How To Use Zen As A Negotiating Ally


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It requires great self-control to be an effective businessperson.

I’m certainly not perfect in this department, and maybe that’s the reason I take special time out to be mindful of my emotions as they fluctuate over the course of a negotiation.

In this respect, you can say that I am using Zen as a negotiating ally.

I’ll try to be alert to surges, either of enthusiasm or of reluctance. In other words, am I rushing into deals, or running away from them?

Either approach is flawed. Few deals need to be struck, especially when the iron seems the hottest. In fact, too much gusto or patience can spoil what might have been the proper deal setting momentum.

I try to monitor my gut.

Is it unusually tense? This signals resistance to the deal, on my part, at some yet to be ascertained level. Perhaps I don’t trust my counterparts. Occasionally, I’m reluctant because I don’t feel comfortable taking on the assignment.

There can also be too much acrimony that flashes from negotiating. People can take the process, personally and become too ego-involved in “winning. ”

On the other hand, both parties can want a deal, any deal, so badly, that they come away with one that is flawed to such an extent that everyone soon regrets it. That’s the worst of all worlds.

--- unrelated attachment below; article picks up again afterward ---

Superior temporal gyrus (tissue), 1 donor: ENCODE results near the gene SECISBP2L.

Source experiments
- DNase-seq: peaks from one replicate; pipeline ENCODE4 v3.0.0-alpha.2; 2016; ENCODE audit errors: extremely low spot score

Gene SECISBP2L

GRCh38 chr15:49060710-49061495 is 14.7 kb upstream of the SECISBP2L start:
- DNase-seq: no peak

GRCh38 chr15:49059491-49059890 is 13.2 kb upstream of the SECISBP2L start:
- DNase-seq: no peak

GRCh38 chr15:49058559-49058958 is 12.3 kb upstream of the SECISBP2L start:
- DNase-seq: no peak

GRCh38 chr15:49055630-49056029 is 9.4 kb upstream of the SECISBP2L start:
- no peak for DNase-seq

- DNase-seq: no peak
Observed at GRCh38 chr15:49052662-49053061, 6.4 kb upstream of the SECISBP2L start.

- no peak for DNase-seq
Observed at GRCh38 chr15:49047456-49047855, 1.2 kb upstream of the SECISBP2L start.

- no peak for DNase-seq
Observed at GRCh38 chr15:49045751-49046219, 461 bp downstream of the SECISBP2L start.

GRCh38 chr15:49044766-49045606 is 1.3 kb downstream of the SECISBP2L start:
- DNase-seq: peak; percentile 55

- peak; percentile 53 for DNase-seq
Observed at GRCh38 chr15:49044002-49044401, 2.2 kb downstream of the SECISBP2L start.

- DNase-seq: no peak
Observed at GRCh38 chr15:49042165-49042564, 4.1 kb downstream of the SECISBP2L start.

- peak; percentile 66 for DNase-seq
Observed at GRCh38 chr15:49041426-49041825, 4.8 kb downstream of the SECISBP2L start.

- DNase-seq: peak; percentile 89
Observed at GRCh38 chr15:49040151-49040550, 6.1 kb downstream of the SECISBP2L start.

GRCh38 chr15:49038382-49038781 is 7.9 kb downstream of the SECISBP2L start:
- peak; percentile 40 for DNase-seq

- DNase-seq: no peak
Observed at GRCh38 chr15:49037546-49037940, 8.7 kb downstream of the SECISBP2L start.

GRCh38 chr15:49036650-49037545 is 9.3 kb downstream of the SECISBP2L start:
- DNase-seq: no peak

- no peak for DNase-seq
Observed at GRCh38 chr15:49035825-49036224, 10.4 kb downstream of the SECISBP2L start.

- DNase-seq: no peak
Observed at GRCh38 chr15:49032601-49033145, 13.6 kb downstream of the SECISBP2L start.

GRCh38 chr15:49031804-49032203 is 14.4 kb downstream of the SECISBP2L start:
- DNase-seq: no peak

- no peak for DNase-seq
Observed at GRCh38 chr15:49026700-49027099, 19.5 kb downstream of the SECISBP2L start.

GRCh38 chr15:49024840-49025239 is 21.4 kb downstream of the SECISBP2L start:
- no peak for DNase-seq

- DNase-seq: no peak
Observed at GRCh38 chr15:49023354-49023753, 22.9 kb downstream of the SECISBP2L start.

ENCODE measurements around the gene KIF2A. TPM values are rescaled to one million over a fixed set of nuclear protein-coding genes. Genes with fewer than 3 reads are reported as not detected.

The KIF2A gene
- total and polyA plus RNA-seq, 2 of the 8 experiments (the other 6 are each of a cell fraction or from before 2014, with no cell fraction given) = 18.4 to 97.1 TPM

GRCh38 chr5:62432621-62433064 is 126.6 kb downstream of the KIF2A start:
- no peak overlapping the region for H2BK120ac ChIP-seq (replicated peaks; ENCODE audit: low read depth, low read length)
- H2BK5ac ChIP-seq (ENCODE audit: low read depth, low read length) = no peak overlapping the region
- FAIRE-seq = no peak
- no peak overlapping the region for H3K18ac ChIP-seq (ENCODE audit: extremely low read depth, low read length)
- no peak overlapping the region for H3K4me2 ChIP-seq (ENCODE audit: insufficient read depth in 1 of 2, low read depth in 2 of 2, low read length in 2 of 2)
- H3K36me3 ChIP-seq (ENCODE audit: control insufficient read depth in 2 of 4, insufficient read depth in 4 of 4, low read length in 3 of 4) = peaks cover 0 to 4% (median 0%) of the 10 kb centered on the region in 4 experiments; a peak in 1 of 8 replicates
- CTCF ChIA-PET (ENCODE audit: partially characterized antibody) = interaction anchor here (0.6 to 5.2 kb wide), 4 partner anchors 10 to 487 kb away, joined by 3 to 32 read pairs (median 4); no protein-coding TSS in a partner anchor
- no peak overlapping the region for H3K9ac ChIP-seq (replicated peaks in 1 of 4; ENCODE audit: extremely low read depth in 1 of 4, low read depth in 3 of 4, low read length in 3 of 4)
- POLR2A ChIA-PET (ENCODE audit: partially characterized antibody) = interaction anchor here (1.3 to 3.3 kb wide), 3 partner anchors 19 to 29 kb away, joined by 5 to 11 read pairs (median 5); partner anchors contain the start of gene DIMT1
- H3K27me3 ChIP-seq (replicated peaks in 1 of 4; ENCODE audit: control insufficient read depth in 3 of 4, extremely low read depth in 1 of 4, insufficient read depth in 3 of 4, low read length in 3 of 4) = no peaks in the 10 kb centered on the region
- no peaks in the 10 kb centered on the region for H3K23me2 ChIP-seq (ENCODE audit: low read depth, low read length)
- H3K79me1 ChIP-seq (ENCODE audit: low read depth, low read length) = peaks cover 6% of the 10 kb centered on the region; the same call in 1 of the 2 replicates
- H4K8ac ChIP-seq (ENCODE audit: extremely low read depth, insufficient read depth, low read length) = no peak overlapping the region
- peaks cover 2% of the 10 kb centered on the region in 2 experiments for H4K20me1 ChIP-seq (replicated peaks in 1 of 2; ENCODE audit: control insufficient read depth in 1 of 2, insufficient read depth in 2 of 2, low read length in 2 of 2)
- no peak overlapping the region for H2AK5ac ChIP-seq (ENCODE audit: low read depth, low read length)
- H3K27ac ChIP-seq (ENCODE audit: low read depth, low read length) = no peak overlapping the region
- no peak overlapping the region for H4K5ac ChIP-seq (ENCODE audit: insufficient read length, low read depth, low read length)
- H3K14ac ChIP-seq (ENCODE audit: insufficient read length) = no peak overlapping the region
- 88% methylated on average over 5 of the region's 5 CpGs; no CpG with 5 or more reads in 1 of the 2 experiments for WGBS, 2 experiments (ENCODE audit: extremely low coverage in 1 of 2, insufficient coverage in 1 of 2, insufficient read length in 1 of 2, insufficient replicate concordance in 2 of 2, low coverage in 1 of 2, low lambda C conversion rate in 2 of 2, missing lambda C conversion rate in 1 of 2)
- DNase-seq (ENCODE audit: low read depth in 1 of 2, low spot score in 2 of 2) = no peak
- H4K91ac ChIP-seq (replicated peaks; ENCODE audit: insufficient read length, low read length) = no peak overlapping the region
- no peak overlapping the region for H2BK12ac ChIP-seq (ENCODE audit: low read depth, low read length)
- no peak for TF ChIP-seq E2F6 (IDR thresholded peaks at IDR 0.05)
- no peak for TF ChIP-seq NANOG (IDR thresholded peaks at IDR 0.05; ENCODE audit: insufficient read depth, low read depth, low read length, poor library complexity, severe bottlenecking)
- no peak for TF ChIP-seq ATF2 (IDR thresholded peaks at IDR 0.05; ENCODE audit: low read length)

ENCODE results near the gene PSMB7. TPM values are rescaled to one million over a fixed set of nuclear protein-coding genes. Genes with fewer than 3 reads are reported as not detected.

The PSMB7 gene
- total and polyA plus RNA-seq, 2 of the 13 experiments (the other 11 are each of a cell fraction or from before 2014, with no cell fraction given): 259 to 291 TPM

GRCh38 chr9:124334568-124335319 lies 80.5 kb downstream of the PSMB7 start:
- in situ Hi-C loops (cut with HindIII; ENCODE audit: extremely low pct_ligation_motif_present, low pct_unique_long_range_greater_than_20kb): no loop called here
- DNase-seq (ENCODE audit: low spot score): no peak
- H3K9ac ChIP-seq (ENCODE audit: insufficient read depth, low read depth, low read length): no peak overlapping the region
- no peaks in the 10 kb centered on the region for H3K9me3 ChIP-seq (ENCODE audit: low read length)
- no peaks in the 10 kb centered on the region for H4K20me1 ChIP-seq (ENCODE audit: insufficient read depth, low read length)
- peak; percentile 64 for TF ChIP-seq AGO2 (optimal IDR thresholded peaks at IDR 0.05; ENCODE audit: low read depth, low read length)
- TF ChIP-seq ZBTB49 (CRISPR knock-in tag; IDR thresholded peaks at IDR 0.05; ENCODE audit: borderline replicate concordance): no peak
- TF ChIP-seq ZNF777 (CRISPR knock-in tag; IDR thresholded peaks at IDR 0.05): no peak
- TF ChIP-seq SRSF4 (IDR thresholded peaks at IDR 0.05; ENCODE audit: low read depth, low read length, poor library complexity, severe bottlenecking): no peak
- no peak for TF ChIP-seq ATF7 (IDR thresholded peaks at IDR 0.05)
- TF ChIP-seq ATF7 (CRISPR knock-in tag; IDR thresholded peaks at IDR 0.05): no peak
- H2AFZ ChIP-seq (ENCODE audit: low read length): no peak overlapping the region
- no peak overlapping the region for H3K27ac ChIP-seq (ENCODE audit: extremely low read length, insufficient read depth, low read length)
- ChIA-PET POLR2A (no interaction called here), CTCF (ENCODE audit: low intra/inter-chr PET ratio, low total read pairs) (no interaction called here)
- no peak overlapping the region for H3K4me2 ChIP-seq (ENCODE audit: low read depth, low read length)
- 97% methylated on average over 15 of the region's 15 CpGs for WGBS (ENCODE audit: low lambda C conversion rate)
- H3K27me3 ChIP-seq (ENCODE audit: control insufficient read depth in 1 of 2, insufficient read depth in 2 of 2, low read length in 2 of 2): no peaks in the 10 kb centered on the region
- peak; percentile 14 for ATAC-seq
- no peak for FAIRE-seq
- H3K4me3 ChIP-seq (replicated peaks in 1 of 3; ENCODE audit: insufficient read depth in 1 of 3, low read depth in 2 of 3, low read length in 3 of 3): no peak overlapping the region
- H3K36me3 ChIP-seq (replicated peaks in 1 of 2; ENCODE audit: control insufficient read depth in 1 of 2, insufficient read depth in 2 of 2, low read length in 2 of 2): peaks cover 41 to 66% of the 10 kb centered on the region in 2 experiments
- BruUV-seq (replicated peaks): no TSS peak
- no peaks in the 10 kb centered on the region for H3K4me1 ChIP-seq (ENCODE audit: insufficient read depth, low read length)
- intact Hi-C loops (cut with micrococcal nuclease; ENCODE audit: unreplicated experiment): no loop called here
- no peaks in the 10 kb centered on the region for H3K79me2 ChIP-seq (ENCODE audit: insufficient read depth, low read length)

Feeling no tension, before a deal is consummated, isn’t ideal, necessarily. It could mean there is a misunderstanding on someone’s part, needing to be corrected, fast.

There is an expression in interpersonal relationships that comes to mind: “A tumultuous courtship signifies an even more tumultuous marriage to follow. ”

Monitor your emotions in any negotiation. While they don’t provide perfect guidance, we can learn a lot from them, and use them to improve our skills, over time.

Dr. Gary S. Goodman, President of, is a popular keynote speaker, management consultant, and seminar leader and the best-selling author of 12 books, including Reach Out & Sell Someone® and Monitoring, Measuring & Managing Customer Service, and the audio program, “The Law of Large Numbers: How To Make Success Inevitable, ” published by Nightingale-Conant. He is a frequent guest on radio and television, worldwide. A Ph. D. from USC's Annenberg School, a Loyola lawyer, and an MBA from the Peter F. Drucker School at Claremont Graduate University, Gary offers programs through UCLA Extension and numerous universities, trade associations, and other organizations in the United States and abroad. He holds the rank of Shodan, 1st Degree Black Belt in Kenpo Karate. He is headquartered in Glendale, California, and he can be reached at (818) 243-7338 or at: .


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